Forest and Conservation Workers

More than 13,000 forest and conservation workers currently hold jobs in the United States. Nearly 60% of all forest and conservation workers are government employees. Most of these work under state or local governments. Some are employed by forest management services and work under contract for the U.S. Department of Agriculture’s Forest Service.Only 1% of forest and conservation workers are self-employed. Over the next decade, job growth is projected to be at about 9%, which is average.

The management of our nation’s forests involves many types of work. Forest and conservation workers ensure the continuation of forests by protecting them from disease, insects, and human destruction, reforesting to replace dead or felled trees, and controlling erosion. They maintain campsites, recreational facilities, trails, and roads, mark boundaries, help with controlled burns, measure trees, mark diseased trees, trim branches, and maintain records of trees that are being watched. Some work in nurseries where they plant seeds, discard unacceptable seedlings, and prepare them for planting. Others do similar work on tree farms, where they plant, cultivate, and harvest many different kinds of trees. Some forest and conservation workers, such as those on Christmas tree farms, prune trees to control size or to develop greater limb density. Other workers gather greens, cones, vines, bark, and moss for study, or to sell to retail markets. Forest workers may also tap trees for sap, which is used to make maple syrup, as well as for gum and a variety of chemicals.
Forest and conservation jobs usually require stamina and strength. Most of the work is accomplished outdoors. Some must be done in weather extremes or during storms. Forest and conservation workers have a higher than average rate of work related injury and sickness. Working conditions might be isolated and difficult to get to, or get out of, in an emergency. Some work might require long hikes through difficult terrain. Falling limbs, becoming tangled in vines, slippery ground, poisonous snakebites, or exposure to toxic plants can all cause injury. Safety measures include wearing hardhats and safety clothing such as sturdy boots.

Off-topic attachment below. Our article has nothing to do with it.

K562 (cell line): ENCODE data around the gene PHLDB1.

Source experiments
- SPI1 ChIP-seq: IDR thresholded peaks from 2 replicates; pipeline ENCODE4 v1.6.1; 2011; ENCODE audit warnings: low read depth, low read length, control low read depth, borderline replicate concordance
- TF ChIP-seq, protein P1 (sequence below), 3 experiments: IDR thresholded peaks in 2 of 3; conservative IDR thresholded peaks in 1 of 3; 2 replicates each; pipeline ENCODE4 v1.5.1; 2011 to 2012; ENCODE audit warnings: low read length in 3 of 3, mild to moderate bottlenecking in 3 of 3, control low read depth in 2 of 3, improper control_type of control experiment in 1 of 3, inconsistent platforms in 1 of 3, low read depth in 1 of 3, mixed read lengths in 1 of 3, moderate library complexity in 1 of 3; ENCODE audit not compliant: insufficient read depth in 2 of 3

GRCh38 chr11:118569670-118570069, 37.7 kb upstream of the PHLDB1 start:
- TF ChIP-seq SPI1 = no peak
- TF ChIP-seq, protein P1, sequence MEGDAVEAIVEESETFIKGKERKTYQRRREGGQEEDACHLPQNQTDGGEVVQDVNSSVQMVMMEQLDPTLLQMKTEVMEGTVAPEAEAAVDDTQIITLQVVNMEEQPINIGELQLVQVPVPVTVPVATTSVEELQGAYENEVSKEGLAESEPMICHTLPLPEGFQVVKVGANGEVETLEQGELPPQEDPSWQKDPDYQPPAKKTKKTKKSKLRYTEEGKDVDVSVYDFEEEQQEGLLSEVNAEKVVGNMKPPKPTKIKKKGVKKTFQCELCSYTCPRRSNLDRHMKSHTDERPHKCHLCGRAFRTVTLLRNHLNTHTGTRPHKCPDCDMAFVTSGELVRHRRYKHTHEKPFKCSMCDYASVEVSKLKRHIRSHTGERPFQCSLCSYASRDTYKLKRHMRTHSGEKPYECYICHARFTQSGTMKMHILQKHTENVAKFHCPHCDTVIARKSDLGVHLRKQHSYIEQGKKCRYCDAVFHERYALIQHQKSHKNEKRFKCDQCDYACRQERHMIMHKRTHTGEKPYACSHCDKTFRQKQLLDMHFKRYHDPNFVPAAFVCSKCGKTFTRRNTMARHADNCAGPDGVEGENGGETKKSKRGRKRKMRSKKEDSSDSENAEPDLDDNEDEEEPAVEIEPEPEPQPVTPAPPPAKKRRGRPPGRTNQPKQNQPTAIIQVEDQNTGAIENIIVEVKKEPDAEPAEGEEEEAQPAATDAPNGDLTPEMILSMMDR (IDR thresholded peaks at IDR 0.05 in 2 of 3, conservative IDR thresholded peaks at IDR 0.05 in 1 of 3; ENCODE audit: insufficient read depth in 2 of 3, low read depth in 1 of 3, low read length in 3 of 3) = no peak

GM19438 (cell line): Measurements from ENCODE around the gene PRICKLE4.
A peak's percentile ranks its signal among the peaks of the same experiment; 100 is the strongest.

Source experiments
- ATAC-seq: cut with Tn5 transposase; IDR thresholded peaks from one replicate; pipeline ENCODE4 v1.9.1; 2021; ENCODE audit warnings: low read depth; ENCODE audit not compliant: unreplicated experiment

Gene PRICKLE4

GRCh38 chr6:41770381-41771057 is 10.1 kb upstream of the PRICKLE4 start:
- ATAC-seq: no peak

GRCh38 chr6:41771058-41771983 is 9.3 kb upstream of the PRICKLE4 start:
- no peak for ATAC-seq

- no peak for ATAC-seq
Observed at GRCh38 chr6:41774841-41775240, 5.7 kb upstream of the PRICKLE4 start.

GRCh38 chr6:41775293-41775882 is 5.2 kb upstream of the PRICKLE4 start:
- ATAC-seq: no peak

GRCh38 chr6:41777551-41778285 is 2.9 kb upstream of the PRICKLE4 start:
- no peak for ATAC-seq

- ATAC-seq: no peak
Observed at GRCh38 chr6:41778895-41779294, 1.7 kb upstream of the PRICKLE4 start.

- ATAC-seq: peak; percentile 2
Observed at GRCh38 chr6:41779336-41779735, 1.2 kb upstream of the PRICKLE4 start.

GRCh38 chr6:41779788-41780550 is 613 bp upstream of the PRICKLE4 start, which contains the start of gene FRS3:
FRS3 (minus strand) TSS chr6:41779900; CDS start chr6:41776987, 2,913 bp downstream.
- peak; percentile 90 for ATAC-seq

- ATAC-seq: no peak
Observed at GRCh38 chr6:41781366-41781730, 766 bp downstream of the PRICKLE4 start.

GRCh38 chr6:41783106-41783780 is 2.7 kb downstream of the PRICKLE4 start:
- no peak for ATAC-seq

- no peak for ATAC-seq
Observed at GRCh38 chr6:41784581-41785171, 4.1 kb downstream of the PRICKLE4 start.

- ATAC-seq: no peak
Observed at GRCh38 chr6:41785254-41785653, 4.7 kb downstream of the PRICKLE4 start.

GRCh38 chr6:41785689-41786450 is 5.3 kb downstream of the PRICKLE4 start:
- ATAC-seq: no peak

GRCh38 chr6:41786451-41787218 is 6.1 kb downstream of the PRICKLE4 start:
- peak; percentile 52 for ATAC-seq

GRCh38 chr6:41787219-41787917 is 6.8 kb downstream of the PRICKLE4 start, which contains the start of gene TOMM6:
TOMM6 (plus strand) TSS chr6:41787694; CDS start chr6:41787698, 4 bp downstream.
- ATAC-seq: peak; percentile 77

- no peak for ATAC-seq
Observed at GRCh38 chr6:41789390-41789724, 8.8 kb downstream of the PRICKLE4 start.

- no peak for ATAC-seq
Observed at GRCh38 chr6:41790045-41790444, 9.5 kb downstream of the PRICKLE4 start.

Many forest and conservation jobs require only a high school diploma or GED. The work is often seasonal; forested areas containing camp grounds are busiest during summer months and parks that offer skiing are busiest during winter months. Some states offer training in the field, like the Sustainable Forest Initiative. Some vocational schools and community colleges offer classes in conservation, forest management technology, wildlife management, and harvesting. Employers seek qualities such as maturity, the ability to remain calm and clear-headed in emergencies, strength, coordination, willingness to work as a team member, and for some, CPR training. Without at least a bachelor’s degree in forestry or a similar field, it can be difficult to get promoted.

Forest and conservation workers can be found in every state in parks and other recreational areas. The most jobs are found in the West and Southeast because the majority of national forests and parks and privately owned woods are located in these areas. The greatest number of jobs will become available in the Southeast, Maine, and the Pacific Northwest.

The median hourly salary is under $12 per hour. Workers in the mid- range earn between $9 and just over $15 per hour. Those at the low end earn $8.02, while those at the high end earn $20.04. Forest and conservation workers employed by local governments or for private companies have more job security as well as more benefits than those with other types of forest or conservation jobs.